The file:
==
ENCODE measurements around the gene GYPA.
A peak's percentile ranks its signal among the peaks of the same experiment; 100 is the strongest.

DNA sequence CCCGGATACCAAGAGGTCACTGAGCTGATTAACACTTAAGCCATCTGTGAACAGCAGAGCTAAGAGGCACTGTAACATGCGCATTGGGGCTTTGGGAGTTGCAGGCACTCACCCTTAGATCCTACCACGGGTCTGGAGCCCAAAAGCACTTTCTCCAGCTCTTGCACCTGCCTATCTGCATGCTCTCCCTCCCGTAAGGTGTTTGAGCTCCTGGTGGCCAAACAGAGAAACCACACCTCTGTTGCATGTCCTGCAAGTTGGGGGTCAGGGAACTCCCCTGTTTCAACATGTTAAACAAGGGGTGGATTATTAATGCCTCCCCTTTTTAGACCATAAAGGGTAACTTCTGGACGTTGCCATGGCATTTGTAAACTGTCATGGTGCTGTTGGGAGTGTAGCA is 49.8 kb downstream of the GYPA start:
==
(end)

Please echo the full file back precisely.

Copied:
ENCODE measurements around the gene GYPA.
A peak's percentile ranks its signal among the peaks of the same experiment; 100 is the strongest.

DNA sequence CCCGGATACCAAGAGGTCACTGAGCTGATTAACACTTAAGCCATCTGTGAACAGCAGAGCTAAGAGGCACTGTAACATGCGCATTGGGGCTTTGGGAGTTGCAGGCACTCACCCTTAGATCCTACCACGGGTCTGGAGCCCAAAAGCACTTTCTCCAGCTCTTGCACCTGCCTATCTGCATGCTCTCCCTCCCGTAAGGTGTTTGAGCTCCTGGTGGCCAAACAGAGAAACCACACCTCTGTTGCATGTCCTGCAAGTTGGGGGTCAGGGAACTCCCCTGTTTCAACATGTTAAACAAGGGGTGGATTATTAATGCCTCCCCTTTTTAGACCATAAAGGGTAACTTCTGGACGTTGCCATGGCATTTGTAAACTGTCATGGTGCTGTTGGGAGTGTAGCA is 49.8 kb downstream of the GYPA start: